„Below 40 degrees south there is no law; below 50 degrees south there is no God”, but even in the icy barren landscape of Antarctica, the explorers and scientists of past and present have found time for prayer and religion. With at least seven churches used for religious practice in Antarctica, these are the southernmost places in the world to worship.

The Christ Church Cathedral in Stanley, Falkland Islands, is considered as the southernmost cathedral in the world. Picture: Michael Wenger
The Christ Church Cathedral in Stanley, Falkland Islands, is considered as the southernmost cathedral in the world. Picture: Michael Wenger

Antarctica has various places of worship and a constant demand for religious services and construction of sacred architecture on the continent. In spite of the famous saying "below 40 degrees south there is no law; below 50 degrees south there is no God" the exploration of the continent was in fact closely connected to religious activities with contributions from many adherents (e.g. Jesuit geophysicists). Some of the early religious buildings are now protected as important historical monuments.

The first official nod to Christianity in Antarctica came from Captain Aeneas Mackintosh, who erected a large memorial cross on Wind Vane Hill on Cape Evans in honour of three members of Sir Ernest Shackleton’s 1914-1917 Imperial Trans-Antarctic Expedition party who died in 1916. There are currently nearly 90 science stations in Antarctica, half of which are only used in summer months, when the days are long. Most research stations have a small multipurpose room that serves as an ad hoc chapel. However, several bases and settlements have their own dedicated chapels

1. Chapel of the Snows (Ross Island, Ross Sea)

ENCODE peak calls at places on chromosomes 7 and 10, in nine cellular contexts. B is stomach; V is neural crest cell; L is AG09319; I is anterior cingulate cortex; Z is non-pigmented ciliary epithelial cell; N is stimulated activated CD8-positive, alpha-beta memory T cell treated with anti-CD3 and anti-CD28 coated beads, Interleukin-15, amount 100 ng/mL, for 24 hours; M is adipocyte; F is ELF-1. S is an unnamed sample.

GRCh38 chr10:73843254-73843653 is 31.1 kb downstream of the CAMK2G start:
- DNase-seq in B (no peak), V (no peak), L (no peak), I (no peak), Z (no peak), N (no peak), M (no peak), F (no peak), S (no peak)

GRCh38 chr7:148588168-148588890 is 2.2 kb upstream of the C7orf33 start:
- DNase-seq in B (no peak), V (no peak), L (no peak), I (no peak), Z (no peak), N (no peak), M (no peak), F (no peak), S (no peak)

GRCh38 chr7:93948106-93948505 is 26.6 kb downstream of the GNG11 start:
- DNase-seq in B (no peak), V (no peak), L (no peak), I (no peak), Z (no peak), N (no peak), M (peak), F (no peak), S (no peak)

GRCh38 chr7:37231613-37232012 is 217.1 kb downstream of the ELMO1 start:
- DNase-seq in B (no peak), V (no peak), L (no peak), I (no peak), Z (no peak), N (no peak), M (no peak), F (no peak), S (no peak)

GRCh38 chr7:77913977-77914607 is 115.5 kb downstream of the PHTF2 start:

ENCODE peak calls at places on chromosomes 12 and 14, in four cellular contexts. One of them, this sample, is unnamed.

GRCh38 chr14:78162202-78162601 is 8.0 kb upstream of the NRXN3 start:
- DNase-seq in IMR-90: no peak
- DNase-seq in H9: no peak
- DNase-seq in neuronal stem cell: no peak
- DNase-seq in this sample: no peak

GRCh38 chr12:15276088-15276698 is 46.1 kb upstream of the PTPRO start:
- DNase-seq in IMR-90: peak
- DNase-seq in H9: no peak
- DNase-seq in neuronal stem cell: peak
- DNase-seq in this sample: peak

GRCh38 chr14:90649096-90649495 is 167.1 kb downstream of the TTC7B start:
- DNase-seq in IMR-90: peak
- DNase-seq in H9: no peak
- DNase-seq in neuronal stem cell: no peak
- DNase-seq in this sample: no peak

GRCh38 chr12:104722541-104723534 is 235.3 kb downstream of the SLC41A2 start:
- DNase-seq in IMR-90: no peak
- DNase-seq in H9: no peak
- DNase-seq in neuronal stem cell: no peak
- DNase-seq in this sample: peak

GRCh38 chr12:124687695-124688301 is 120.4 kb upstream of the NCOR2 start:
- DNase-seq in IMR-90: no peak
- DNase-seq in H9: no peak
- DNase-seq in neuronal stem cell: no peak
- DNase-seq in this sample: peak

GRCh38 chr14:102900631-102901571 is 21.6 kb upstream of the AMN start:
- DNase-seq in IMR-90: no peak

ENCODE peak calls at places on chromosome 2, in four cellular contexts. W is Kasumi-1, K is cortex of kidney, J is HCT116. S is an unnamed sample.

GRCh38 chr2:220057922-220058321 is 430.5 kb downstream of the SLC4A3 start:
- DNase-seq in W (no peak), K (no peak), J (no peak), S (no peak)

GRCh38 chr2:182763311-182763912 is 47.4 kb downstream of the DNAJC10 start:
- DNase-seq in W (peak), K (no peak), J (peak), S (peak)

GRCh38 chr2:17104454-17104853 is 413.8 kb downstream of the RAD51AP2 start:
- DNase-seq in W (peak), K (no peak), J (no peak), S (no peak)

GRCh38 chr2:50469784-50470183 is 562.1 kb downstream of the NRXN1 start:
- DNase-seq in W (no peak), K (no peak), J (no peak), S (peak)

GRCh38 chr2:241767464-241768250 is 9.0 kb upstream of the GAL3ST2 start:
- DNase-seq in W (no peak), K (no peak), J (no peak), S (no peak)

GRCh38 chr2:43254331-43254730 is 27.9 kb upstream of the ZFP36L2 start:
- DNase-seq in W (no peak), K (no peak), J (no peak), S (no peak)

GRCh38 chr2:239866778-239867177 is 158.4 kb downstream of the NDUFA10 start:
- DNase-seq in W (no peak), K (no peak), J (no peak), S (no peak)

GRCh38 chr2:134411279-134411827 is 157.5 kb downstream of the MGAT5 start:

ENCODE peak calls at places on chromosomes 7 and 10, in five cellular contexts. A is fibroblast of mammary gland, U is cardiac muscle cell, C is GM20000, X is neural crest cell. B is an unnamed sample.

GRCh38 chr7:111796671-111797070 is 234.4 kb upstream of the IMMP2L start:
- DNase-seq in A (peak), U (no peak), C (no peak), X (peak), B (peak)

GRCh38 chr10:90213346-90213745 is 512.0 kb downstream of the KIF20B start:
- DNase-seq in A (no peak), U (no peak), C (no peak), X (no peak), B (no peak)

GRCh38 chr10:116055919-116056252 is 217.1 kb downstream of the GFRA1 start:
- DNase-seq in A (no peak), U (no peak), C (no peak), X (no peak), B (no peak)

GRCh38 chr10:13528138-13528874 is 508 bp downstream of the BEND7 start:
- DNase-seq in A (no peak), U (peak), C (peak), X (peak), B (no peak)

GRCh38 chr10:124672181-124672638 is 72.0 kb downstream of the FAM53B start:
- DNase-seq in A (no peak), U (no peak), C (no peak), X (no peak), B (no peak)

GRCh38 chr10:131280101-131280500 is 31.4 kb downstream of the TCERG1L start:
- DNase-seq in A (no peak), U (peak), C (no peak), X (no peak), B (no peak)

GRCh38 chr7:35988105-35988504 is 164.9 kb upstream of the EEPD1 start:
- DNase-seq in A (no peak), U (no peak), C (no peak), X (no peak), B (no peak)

The Chapel of the Snows is located at McMurdo Science Station on Ross Island and was constructed in 1956. The chapel was rebuilt after a fire in 1978 and was re-consecrated in 1989. It later opened its doors to Protestants, Mormons, Bahais and Buddhists so that they might conduct their own services. The chapel serves 200 researchers and support personnel on the American base, but it can host up to 1,000 visitors. It contains a stained-glass window depicting Antarctica.

The interior of the Chapel of the Snows on Ross Island with the stained glass window featuring Antarctica (Photo: Tsy1980, wikipedia)
The interior of the Chapel of the Snows on Ross Island with the stained glass window featuring Antarctica (Photo: Tsy1980, wikipedia)

2. Trinity Church (Bellingshausen, King George Island)

This Russian Orthodox chapel warmly at the Russian base Bellinghausen also welcomes Catholics to celebrate Mass there. The quaint structure is made of pressurized Siberian pine treated to withstand the sub-zero temperatures of the Antarctic continent. There is room for 30 worshippers. Two Russian monks man this remote chapel, committing to a year’s service. Defying the destructive power of the polar winds, the wooden structure with Russian carvings stands 15 meters tall, and Mass is generally celebrated in either Spanish or English.

Picture by Katja Riedel
Picture by Katja Riedel

3. San Francisco de Assisi Chapel (Hope Bay, Antarctic Peninsula)

A chapel dedicated to St. Francis of Assisi is appropriately located at Esperanza (Spanish for “hope”) Station in Antarctica’s Hope Bay. This is one of Argentina’s 13 research bases in Antarctica. Catholic babies are routinely baptized here.

Picture by Katja Riedel
Picture by Katja Riedel

4. Chilean Chapel of Santa Maria Reina de la Paz (Villa Las Estrellas, South Shetland Islands)